Even when people think they want you to sound the same, they don’t. It usually doesn’t go down that well when someone tries to recreate what they did before
Oli Sykes, Bring Me The Horizon
Did you worry about the reaction of the fans to the new sound?
OS: “If you’re a true fan of a band you go on that journey with them. You’re always going to see people who are stuck in the past and just want you to sound like one album, but what can you do? You can’t please everyone.”
JF: “A lot of the artists I like have changed constantly throughout their career. I wouldn’t ever compare us to Radiohead but a lot of people would have said, ‘I prefer their old stuff, The Bends’. But I don’t like the old stuff, I like them from when they went electronic onwards.”
OS: “When you can have a debate about a band like that it shows a real history and something good and you’d rather that than the same crap over and over. Even when people think they want you to sound the same, they don’t. It usually doesn’t go down that well when someone tries to recreate what they did before. We’d be lying if we didn’t say that we’ve all been thinking, ‘Fucking hell, what are people going to think of this album?’ because you just do. But we’ve already won in a way; we’ve made an album that we’re absolutely over the moon about, that we feel smashes the record before it.”
How did you get Grimes on the record?
OS: “We saw an NME interview where she said she liked our band a few years ago. We knew we wanted a couple of guests on this album, because we haven’t done it for the last few albums.”
JF: “She was top of our list. We had a shortlist of people we thought would be appropriate and she was the one where we were like, ‘We’re not going to get her but that would be ideal’.”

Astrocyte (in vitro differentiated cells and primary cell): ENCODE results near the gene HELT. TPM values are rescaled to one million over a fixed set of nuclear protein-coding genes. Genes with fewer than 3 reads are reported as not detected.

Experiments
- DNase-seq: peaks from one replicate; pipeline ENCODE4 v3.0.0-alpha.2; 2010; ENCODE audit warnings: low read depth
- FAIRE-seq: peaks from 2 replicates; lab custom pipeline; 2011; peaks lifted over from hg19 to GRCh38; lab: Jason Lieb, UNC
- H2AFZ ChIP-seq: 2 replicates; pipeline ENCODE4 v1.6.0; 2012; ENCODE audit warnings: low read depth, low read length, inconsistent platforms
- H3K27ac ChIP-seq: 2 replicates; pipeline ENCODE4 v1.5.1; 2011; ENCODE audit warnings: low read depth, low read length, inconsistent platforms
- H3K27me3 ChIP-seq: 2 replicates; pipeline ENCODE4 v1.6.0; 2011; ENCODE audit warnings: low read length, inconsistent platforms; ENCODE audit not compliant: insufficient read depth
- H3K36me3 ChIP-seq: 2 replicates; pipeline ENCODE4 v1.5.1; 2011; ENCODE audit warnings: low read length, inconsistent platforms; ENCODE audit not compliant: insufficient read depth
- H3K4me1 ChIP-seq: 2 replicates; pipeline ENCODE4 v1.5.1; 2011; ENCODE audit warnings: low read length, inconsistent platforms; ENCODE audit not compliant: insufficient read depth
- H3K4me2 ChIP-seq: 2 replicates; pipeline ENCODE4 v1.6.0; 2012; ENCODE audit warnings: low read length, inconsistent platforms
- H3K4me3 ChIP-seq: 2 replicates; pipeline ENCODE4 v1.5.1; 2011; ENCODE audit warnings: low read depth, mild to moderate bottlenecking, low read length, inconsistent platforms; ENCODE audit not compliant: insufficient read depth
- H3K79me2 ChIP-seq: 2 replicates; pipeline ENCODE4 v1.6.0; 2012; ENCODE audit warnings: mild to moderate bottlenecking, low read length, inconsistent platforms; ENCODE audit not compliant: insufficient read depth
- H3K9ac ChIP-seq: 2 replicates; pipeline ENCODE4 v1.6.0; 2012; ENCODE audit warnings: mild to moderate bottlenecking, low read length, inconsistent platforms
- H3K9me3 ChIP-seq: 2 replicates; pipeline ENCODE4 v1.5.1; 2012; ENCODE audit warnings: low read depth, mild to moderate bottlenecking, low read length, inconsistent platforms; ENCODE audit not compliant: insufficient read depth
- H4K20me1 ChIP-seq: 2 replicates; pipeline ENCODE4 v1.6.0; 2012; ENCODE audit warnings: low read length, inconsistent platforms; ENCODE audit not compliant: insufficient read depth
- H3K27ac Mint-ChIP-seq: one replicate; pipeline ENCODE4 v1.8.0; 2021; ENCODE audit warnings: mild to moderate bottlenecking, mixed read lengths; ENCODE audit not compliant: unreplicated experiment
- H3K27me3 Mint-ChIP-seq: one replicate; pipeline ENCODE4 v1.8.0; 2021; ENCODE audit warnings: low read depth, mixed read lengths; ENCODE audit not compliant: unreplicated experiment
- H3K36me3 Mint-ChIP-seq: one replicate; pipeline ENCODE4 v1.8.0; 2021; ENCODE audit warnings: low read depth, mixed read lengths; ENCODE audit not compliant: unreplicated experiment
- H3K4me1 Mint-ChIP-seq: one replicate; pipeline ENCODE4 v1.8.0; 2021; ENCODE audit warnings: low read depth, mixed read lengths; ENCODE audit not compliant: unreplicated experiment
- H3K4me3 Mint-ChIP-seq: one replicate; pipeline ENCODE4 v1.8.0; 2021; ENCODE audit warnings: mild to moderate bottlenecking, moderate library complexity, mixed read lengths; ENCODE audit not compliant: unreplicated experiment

OS: “My wife’s obsessed with her and she was like, ‘She’s not going to do it, she doesn’t do collaborations’, so when it came through she was like, ‘Christ’. Grimes said she listened to 30 seconds of [Nihilist Blues] and was like, ‘Yes, get me on this’. It might sound cheesy but just her acceptance of the track, when she gets people asking her to collab all the time, we were buzzing off it.”
You’re a global priority for Sony. Is it important to you that you become one of the biggest rock bands in the world?
JF: “We’d rather be the kind of band we like, like Nine Inch Nails where they just do their own thing, play whatever size venue they play and their career is based on doing what they want. That’s the kind of thing we aspire to, more than, ‘Can we sell out a huge arena tour?’ or, ‘Can we be as big as Coldplay?’. That’s not really our motivation. When we do an album, we’re still writing for us.”
OS: “It’s like curating a day at APE [Bring Me The Horizon headline on May 31]. Isn’t it better for us to be doing that [than headlining a bigger festival], because that’s what we actually want and like? What’s more important to us: being the biggest band or being proud of our band?”
* To read the full story on Bring Me The Horizon and Raw Power's plan for Amo's global success, see this week's print edition of Music Week, available now, or click here. To read Music Week’s 2018 BMTH cover story, click here. To subscribe and never miss a vital music biz story, click here.